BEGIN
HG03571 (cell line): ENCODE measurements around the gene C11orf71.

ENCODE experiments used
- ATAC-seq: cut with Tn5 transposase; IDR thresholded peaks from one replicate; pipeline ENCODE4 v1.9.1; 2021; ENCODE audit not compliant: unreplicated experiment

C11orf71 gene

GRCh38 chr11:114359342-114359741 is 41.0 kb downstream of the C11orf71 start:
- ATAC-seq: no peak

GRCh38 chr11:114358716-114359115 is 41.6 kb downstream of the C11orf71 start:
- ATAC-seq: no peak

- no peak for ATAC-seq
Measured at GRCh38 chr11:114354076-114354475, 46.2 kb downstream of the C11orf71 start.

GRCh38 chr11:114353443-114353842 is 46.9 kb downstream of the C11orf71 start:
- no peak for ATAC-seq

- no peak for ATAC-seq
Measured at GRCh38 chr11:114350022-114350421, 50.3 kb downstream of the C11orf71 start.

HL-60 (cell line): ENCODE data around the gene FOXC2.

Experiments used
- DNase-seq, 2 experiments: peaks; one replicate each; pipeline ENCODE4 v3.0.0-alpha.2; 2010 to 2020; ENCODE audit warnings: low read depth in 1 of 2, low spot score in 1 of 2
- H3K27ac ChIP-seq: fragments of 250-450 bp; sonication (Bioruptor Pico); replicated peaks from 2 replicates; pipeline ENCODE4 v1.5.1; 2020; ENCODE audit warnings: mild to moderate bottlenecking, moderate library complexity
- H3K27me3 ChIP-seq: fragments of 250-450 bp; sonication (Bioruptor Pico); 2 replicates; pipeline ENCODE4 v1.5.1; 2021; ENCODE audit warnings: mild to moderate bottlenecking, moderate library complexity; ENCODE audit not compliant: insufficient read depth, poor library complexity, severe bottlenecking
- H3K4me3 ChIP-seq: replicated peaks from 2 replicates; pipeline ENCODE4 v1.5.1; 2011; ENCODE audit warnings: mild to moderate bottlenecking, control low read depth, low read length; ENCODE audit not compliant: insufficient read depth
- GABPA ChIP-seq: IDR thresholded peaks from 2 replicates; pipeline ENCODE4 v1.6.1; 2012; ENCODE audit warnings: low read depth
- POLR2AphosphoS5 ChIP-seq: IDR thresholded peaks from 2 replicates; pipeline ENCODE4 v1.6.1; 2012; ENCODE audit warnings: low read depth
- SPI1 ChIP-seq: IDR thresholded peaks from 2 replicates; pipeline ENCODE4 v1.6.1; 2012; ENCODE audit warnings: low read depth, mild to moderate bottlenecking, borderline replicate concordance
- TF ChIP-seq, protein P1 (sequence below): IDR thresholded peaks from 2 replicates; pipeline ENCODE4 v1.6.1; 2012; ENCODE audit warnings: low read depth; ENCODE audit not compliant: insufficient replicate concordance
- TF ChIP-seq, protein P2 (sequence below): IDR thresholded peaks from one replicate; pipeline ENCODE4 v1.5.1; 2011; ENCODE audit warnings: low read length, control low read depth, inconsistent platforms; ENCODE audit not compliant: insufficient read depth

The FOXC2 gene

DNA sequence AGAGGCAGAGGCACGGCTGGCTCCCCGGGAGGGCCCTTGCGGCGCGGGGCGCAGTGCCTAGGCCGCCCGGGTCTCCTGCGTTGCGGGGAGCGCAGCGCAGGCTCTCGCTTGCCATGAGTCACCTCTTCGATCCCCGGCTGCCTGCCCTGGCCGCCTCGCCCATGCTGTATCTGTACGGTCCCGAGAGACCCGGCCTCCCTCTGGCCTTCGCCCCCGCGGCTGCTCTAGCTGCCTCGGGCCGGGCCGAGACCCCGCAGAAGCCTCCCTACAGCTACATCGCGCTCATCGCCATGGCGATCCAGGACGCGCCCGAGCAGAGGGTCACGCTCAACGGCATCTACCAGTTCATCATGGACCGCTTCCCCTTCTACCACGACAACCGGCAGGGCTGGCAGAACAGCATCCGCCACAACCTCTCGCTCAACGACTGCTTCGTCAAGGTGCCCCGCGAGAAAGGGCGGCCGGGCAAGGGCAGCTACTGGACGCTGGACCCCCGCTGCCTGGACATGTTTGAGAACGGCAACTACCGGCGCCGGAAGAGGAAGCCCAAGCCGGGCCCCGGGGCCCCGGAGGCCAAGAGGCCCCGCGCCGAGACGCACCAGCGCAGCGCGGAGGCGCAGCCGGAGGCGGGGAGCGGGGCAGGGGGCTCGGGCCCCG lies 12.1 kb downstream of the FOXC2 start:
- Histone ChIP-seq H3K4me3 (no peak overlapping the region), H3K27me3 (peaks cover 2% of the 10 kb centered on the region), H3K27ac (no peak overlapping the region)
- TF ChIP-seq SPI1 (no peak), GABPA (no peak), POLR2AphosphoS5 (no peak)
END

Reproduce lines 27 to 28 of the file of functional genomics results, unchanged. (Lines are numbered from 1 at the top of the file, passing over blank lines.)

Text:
DNA sequence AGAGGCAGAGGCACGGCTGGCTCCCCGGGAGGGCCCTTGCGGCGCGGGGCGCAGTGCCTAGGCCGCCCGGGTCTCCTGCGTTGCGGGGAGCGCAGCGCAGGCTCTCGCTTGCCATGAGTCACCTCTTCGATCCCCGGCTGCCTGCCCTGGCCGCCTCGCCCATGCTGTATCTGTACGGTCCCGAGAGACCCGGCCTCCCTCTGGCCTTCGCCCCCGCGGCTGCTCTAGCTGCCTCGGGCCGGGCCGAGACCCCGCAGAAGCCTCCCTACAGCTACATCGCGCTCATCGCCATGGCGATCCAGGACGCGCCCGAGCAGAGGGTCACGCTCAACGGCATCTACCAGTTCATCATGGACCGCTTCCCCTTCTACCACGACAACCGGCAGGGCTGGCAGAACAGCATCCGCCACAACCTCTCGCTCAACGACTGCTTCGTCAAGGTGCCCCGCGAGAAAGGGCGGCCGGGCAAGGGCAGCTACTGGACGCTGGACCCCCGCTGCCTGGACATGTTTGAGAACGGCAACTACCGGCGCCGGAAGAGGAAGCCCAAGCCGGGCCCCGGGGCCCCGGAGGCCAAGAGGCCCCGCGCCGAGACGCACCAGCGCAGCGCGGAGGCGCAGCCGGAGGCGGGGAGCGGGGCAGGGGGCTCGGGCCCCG lies 12.1 kb downstream of the FOXC2 start:
- Histone ChIP-seq H3K4me3 (no peak overlapping the region), H3K27me3 (peaks cover 2% of the 10 kb centered on the region), H3K27ac (no peak overlapping the region)